Facebook ads are not the right channel for every business. They can work really well for businesses that want to segment their ads to different audiences based on this personal information they willingly provide on Facebook.
For a B2C company that relies heavily on imagery and visuals, it’s not surprising that GM had little success with Facebook ads. A social media ad most likely isn’t going to influence a large purchasing decision, but can be influential in harnessing individual data and funneling that into a reasonable target audience.
If you’re a B2B company seeking out clients, and have the ad revenue to utilize Facebook ads, you can use them to define this target audience by:
- Job title
- Professional groups
- Professional interests
- Past employment
GM will have a higher success rate with television ads; that doesn’t mean your B2B business will.
Additionally, Facebook is constantly working to improve their ad effectiveness:
Of course, the only way to determine if Facebook ads are a fit for your company is to test some out. If not, simply having a Facebook presence that encourages interaction with past, current, and potential clients is a hugely important factor in improving conversion rates and bringing in business.
Do you currently run Facebook ads? Do you plan to limit them anytime soon?
It's no secret that the Super Bowl hosts the most precious ad time of the year. Companies compete to create the most compelling ad; the one that will go viral and be remembered for years to come (Apple's "1984," the Budweiser frogs, and last year's "The Force" from Volkswagen are some of my personal favorites, and I'm not alone).
But while B2C Super Bowl ads have created legends, boosted sales, and promoting brand reputation, B2B companies are left behind in the dust.
B2C companies have a considerably easier task when approaching Super Bowl ads. Most of the best ads each year come from companies with a well-known product and household brand. Budweiser and Coca Cola sell drinks, Volkswagen, Ford, and Honda cars, Snickers (with their popular Betty White-infused "you're not you when you're hungry" ad) candy. The product is already known, which gives them more room for creativity in constructing an effectively entertaining ad. The audience already knows what they're selling.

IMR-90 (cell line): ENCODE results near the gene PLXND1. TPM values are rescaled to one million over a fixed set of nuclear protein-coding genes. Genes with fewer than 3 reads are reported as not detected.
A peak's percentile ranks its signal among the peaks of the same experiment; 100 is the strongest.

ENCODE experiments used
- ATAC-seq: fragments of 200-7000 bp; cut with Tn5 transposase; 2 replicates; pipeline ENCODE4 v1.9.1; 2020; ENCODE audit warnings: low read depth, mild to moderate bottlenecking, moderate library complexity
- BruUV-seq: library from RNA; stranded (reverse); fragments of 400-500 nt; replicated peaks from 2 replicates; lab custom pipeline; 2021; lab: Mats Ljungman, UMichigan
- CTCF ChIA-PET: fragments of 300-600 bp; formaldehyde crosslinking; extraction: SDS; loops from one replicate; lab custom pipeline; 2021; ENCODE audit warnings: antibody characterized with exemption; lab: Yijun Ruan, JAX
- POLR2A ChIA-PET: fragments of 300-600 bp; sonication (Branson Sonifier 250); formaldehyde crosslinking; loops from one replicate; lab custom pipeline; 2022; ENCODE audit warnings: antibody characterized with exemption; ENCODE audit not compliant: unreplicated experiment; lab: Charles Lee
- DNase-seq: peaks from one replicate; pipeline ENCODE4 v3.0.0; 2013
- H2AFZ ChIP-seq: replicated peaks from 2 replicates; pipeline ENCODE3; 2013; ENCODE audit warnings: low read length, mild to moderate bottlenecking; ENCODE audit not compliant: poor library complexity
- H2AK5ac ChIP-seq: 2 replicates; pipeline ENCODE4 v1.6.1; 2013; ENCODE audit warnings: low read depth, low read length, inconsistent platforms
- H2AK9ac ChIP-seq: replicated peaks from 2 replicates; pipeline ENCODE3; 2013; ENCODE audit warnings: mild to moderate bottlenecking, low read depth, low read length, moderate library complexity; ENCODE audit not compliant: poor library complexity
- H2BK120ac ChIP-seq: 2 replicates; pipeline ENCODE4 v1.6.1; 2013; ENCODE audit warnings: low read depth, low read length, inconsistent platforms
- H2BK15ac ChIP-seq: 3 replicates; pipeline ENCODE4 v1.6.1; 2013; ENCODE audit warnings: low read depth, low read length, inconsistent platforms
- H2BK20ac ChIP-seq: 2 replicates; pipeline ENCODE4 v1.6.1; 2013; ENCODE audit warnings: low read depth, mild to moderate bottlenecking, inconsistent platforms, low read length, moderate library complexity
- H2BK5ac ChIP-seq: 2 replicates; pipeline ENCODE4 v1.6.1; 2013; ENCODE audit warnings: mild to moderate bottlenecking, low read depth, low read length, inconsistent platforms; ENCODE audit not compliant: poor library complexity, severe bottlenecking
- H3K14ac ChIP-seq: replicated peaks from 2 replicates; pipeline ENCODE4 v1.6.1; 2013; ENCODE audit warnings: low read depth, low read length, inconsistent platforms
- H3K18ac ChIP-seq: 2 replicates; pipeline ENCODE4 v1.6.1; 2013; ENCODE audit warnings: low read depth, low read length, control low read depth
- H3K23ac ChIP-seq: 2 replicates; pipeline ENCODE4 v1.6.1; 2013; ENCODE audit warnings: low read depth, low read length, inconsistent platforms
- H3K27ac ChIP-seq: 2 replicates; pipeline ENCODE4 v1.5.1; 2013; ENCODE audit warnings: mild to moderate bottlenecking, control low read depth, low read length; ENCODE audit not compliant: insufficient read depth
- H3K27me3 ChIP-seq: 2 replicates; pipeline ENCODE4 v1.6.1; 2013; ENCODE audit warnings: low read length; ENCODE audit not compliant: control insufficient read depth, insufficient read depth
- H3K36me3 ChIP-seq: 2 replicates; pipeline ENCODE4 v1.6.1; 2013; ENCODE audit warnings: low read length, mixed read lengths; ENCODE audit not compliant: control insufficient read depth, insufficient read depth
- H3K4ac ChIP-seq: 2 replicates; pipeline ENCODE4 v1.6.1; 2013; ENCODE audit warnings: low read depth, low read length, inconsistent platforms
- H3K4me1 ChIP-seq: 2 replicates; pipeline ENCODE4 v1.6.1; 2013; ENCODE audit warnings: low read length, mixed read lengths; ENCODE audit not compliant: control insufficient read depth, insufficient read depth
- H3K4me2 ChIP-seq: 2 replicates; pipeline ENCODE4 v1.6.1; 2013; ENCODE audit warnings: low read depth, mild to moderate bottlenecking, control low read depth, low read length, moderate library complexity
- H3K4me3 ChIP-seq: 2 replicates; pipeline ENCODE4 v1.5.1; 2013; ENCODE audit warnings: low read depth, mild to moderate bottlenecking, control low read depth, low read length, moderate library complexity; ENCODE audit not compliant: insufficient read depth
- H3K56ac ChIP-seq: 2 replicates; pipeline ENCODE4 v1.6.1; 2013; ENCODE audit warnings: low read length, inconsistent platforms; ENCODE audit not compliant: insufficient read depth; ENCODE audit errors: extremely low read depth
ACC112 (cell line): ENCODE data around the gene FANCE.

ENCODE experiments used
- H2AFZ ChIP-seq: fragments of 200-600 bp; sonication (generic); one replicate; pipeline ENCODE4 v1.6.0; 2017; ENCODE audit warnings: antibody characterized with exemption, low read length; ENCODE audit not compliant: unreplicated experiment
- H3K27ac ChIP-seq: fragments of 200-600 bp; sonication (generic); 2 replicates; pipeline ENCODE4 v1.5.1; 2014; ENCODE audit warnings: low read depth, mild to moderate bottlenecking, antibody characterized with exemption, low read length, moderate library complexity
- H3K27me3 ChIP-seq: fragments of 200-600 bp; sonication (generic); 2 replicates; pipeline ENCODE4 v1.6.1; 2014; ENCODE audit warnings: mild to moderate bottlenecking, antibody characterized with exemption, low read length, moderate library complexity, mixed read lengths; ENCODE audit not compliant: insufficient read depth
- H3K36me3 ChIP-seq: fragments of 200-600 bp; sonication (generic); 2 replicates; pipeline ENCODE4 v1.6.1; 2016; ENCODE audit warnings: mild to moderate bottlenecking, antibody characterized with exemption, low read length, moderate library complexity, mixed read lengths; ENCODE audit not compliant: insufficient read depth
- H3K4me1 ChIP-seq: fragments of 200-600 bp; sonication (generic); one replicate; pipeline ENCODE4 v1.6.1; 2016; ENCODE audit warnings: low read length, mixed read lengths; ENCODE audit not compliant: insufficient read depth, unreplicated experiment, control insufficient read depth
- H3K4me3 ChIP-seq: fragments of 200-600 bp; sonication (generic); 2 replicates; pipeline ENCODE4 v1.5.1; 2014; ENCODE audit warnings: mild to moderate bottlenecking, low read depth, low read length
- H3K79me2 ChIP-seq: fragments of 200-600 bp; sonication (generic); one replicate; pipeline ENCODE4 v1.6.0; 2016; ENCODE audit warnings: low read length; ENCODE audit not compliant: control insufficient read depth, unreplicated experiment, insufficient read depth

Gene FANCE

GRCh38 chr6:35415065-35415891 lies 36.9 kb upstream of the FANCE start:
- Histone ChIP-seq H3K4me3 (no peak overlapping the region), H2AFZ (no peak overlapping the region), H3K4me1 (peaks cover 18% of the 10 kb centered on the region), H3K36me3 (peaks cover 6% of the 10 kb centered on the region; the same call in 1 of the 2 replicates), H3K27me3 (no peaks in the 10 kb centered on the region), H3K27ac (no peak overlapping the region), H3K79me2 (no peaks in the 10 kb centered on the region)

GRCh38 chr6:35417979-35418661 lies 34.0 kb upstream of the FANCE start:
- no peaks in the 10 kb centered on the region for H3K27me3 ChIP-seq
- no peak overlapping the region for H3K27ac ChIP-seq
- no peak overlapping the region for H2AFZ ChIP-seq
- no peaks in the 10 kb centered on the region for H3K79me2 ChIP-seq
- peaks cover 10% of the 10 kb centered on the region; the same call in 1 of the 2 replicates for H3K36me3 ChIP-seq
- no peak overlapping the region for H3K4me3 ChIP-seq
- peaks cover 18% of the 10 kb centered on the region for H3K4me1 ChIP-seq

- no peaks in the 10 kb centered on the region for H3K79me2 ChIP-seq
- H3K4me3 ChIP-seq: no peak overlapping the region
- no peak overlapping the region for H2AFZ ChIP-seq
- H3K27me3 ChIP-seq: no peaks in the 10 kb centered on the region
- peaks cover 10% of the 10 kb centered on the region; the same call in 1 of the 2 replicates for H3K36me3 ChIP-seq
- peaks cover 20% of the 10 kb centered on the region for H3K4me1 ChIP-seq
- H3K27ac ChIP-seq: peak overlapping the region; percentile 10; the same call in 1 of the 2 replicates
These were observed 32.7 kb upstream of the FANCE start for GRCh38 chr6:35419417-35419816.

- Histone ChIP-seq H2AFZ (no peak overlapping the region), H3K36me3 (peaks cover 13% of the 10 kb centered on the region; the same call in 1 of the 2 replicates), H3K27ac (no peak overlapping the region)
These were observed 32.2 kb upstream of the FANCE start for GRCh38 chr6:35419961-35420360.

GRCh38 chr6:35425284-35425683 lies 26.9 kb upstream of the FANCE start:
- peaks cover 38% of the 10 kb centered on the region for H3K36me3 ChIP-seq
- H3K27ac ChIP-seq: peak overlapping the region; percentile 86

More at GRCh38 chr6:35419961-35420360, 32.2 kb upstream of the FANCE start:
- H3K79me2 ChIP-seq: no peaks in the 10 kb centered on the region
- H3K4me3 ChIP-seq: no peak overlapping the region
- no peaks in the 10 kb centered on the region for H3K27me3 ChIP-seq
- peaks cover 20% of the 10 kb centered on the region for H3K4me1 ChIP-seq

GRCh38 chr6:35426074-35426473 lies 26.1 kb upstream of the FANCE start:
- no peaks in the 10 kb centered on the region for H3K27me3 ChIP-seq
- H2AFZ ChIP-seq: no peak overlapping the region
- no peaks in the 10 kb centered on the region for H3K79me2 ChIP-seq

When B2B companies try and take a similar approach and infuse humor into an ad in which they assume the audience understands their service, it results in some of the worst Super Bowl ads of the year.
One of the biggest ad disasters of last year's Super Bowl was the insensitive and puzzling Groupon ad campaign. At this point in time, Groupon was still getting its footing, and not many outside of the tech world knew about the daily deals website. But that didn't stop them from approaching their ad time as if they were Budweiser.
Their first spot, "Save the Money, Tibet," begins with Timothy Hutton speaking about the dangers Tibetan people and their culture face as images flash across the screen, only to find the actor in a Tibetan restaurant (courtesy of his Groupon) who clarifies "But they still whip up an amazing fish curry."
Video courtesy of YouTube
Not only did the company offend the majority of its audience with the audacity of such insensitive spots (see also "Save the Money, Whales), most people still didn't understand what Groupon was, or why they had the brand authority to promote such controversial ads. Essentially, Groupon didn't have the reputation to back up such a risky campaign, and their PR suffered greatly for it in the days following the Super Bowl.
On the opposite end of the spectrum, there were the Salesforce Chatter.com "Still Doing Impossible Things" spots, which, while clearly trying to be creative (original animation visuals, a "baby" version of Will.i.am, a focus on technology and innovation) presented no clear theme, point of view, or service. They were unmemorable, except for the boredom they instilled in audience members.
Video courtesy of YouTube
Then there's GoDaddy.com's "The Contract." While they were the only B2B company to successfully showcase their "product" with a shot of their website, they resorted entirely to the old adage "sex sells," by showcasing their GoDaddy girls as apparently naked and redirecting the audience to their website for unrated footage.
Video courtesy of YouTube
Ultimately, the ad was lackluster and unoriginal. Although most of the audience could identify GoDaddy as a brand, their ad did nothing to promote their services, and was a turn-off to dedicated Super Bowl ad viewers.
Google is the only B2B company that has been able to avoid the Super Bowl curse, as their "Parisian Love" spot, a.k.a. "search on," was a heartwarming and inventive ad in a sea of crude comedy. By putting the spotlight entirely on their primary service (search) and using it to navigate and narrate a love story, Google pinpointed exactly what their audience sees them as: an indisputable lifestyle resource.